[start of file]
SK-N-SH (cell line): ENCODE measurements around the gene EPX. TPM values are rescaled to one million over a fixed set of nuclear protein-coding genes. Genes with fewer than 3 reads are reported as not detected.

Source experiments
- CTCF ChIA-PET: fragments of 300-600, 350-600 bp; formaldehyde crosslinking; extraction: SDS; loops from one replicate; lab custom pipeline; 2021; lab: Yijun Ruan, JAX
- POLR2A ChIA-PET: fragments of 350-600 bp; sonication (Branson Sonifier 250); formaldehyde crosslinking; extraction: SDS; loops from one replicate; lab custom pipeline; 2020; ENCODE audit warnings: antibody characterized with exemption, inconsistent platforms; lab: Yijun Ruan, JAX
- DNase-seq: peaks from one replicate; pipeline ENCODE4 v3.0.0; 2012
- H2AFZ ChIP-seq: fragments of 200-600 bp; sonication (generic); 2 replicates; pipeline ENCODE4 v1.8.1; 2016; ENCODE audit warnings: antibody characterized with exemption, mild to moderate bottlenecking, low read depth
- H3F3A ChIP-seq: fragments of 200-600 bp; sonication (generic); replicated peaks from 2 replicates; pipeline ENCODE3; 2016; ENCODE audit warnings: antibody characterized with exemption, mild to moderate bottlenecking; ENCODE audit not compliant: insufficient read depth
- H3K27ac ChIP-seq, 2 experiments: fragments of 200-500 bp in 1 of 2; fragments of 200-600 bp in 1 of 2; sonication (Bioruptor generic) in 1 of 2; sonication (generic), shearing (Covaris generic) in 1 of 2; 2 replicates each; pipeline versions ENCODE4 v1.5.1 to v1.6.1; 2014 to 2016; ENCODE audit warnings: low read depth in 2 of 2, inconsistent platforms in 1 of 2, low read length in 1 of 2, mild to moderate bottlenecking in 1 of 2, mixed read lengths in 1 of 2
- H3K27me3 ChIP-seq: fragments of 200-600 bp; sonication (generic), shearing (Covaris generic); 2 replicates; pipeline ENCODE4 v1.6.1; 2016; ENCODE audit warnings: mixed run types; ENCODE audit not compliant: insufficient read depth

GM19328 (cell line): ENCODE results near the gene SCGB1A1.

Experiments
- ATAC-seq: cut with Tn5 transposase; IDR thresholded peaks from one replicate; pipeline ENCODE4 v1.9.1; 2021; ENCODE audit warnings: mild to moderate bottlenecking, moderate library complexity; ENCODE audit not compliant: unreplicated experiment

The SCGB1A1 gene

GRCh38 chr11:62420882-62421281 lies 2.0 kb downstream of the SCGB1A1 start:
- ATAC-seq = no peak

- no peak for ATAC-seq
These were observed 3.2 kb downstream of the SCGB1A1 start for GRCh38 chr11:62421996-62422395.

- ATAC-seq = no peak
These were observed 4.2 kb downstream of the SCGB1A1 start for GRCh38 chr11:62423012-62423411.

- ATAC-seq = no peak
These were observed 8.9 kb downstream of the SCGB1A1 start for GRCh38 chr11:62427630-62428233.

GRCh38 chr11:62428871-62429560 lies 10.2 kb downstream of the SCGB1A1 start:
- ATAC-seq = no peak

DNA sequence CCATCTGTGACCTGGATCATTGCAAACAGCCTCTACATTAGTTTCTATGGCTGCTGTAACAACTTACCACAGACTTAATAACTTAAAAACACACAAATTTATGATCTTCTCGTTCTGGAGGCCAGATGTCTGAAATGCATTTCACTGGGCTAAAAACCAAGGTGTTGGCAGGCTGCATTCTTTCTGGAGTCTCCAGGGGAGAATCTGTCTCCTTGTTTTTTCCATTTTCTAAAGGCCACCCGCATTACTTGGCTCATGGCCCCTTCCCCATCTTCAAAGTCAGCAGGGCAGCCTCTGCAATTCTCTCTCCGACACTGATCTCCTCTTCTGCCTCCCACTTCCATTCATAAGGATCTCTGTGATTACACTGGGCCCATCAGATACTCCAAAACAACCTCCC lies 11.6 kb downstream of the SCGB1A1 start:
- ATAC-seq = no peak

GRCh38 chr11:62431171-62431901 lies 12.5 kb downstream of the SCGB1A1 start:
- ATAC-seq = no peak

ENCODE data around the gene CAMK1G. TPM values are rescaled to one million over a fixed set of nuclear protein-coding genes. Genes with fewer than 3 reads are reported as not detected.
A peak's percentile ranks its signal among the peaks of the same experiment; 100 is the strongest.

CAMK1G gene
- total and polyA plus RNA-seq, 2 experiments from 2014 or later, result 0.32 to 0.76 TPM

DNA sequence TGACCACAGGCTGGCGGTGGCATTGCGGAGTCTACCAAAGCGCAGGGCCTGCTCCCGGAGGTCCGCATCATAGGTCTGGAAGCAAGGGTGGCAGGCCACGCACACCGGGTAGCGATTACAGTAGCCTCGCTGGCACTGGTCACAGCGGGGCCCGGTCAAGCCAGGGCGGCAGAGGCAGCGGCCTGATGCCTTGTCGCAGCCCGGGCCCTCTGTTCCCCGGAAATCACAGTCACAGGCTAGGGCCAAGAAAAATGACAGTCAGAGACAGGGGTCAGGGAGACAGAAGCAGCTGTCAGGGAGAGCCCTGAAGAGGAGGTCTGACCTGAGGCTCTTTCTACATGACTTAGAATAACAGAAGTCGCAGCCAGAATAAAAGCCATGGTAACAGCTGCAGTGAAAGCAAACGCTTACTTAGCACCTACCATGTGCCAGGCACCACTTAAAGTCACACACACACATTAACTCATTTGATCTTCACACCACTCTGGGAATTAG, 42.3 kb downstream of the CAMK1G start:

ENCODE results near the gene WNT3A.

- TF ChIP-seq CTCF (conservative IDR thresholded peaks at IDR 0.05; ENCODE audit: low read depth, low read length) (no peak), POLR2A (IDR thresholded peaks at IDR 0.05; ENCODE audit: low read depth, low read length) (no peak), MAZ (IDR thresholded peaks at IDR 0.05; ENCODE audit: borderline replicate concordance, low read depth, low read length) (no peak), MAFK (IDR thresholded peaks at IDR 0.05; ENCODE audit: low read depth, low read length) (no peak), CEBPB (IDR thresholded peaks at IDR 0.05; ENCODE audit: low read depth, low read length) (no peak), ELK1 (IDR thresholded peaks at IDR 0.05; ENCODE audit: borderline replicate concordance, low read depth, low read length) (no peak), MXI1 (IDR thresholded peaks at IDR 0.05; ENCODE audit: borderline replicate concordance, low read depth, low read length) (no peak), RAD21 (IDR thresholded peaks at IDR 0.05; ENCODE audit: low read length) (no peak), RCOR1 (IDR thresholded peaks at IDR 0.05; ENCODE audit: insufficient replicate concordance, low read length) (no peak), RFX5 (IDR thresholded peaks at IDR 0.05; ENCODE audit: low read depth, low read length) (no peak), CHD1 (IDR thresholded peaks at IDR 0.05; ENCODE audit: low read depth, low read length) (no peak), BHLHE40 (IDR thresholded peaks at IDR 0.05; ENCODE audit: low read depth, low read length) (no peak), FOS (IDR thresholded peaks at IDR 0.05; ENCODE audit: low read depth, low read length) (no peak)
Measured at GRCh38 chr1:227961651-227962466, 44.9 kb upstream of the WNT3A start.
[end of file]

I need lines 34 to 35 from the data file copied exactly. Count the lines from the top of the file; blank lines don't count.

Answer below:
- TF ChIP-seq CTCF (conservative IDR thresholded peaks at IDR 0.05; ENCODE audit: low read depth, low read length) (no peak), POLR2A (IDR thresholded peaks at IDR 0.05; ENCODE audit: low read depth, low read length) (no peak), MAZ (IDR thresholded peaks at IDR 0.05; ENCODE audit: borderline replicate concordance, low read depth, low read length) (no peak), MAFK (IDR thresholded peaks at IDR 0.05; ENCODE audit: low read depth, low read length) (no peak), CEBPB (IDR thresholded peaks at IDR 0.05; ENCODE audit: low read depth, low read length) (no peak), ELK1 (IDR thresholded peaks at IDR 0.05; ENCODE audit: borderline replicate concordance, low read depth, low read length) (no peak), MXI1 (IDR thresholded peaks at IDR 0.05; ENCODE audit: borderline replicate concordance, low read depth, low read length) (no peak), RAD21 (IDR thresholded peaks at IDR 0.05; ENCODE audit: low read length) (no peak), RCOR1 (IDR thresholded peaks at IDR 0.05; ENCODE audit: insufficient replicate concordance, low read length) (no peak), RFX5 (IDR thresholded peaks at IDR 0.05; ENCODE audit: low read depth, low read length) (no peak), CHD1 (IDR thresholded peaks at IDR 0.05; ENCODE audit: low read depth, low read length) (no peak), BHLHE40 (IDR thresholded peaks at IDR 0.05; ENCODE audit: low read depth, low read length) (no peak), FOS (IDR thresholded peaks at IDR 0.05; ENCODE audit: low read depth, low read length) (no peak)
Measured at GRCh38 chr1:227961651-227962466, 44.9 kb upstream of the WNT3A start.